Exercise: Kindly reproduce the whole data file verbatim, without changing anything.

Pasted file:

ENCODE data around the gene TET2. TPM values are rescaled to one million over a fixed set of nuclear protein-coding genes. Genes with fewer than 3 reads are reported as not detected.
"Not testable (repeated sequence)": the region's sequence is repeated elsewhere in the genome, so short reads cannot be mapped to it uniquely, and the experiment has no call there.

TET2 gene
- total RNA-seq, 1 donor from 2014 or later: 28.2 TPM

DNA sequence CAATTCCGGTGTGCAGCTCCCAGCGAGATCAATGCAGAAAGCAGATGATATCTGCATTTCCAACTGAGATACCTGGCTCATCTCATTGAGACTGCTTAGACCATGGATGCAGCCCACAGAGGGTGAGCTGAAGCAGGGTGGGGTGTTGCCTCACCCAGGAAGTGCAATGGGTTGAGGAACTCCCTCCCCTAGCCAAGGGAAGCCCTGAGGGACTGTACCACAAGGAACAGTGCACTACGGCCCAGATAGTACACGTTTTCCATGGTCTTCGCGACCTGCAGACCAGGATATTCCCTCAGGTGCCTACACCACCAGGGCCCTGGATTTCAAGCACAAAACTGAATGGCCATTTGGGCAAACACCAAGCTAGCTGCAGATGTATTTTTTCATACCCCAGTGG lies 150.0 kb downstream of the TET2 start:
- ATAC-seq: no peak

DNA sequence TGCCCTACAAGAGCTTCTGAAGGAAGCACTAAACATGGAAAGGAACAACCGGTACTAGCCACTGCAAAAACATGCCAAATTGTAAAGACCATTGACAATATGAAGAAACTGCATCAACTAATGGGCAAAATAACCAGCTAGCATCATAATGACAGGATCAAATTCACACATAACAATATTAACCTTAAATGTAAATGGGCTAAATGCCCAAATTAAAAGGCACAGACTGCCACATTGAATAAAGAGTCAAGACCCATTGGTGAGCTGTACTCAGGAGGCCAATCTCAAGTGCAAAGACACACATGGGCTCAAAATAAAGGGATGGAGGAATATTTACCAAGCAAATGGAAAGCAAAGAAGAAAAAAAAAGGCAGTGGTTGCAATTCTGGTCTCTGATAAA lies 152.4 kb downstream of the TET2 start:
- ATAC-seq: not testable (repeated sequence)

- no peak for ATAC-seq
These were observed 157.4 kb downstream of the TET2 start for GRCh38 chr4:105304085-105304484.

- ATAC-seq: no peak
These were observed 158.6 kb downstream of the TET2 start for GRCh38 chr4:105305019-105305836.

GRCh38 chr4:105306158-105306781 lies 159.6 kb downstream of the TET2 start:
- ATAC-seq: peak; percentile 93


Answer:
ENCODE data around the gene TET2. TPM values are rescaled to one million over a fixed set of nuclear protein-coding genes. Genes with fewer than 3 reads are reported as not detected.
"Not testable (repeated sequence)": the region's sequence is repeated elsewhere in the genome, so short reads cannot be mapped to it uniquely, and the experiment has no call there.

TET2 gene
- total RNA-seq, 1 donor from 2014 or later: 28.2 TPM

DNA sequence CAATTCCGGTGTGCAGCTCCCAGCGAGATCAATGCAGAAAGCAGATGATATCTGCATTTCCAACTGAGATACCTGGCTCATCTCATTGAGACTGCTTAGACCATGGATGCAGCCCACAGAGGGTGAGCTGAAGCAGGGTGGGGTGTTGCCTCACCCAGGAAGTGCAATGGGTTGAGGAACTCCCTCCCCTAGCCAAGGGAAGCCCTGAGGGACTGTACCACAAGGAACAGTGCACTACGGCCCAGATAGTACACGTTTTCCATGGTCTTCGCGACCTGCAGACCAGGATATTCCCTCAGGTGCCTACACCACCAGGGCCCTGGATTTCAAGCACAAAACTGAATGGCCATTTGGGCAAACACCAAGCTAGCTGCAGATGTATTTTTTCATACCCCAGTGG lies 150.0 kb downstream of the TET2 start:
- ATAC-seq: no peak

DNA sequence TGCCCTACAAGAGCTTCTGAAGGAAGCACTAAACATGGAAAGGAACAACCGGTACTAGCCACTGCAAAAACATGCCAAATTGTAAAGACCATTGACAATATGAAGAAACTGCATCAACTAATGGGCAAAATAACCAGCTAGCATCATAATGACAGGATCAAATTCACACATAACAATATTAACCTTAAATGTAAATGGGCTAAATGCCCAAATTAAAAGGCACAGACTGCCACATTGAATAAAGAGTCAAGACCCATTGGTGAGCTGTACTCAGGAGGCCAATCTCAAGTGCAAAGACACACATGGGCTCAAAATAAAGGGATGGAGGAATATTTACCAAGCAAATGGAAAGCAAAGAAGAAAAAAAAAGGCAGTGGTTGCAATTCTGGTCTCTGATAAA lies 152.4 kb downstream of the TET2 start:
- ATAC-seq: not testable (repeated sequence)

- no peak for ATAC-seq
These were observed 157.4 kb downstream of the TET2 start for GRCh38 chr4:105304085-105304484.

- ATAC-seq: no peak
These were observed 158.6 kb downstream of the TET2 start for GRCh38 chr4:105305019-105305836.

GRCh38 chr4:105306158-105306781 lies 159.6 kb downstream of the TET2 start:
- ATAC-seq: peak; percentile 93